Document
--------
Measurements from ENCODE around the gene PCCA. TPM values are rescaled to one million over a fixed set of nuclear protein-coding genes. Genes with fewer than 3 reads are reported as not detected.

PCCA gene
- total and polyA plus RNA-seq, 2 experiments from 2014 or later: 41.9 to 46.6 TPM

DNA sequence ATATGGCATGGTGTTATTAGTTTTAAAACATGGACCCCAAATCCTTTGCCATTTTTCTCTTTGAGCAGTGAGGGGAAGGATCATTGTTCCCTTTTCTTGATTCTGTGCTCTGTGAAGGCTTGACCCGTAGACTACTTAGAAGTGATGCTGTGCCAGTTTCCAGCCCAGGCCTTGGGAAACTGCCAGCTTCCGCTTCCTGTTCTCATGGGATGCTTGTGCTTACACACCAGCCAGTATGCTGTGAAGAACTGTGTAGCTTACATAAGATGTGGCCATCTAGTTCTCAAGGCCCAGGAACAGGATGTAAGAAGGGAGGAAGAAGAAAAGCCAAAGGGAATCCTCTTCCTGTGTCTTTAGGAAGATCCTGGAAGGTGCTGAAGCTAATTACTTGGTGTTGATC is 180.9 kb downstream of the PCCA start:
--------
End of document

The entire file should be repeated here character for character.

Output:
Measurements from ENCODE around the gene PCCA. TPM values are rescaled to one million over a fixed set of nuclear protein-coding genes. Genes with fewer than 3 reads are reported as not detected.

PCCA gene
- total and polyA plus RNA-seq, 2 experiments from 2014 or later: 41.9 to 46.6 TPM

DNA sequence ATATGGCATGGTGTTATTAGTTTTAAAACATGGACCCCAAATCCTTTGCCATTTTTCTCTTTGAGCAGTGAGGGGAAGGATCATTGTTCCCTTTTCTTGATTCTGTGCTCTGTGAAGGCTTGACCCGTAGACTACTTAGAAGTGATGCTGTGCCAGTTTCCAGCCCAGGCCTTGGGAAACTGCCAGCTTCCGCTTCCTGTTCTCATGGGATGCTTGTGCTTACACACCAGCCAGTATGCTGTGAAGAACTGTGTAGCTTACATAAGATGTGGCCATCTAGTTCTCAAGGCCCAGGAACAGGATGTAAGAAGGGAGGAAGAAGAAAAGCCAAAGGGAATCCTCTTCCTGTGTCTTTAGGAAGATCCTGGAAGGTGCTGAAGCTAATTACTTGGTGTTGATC is 180.9 kb downstream of the PCCA start: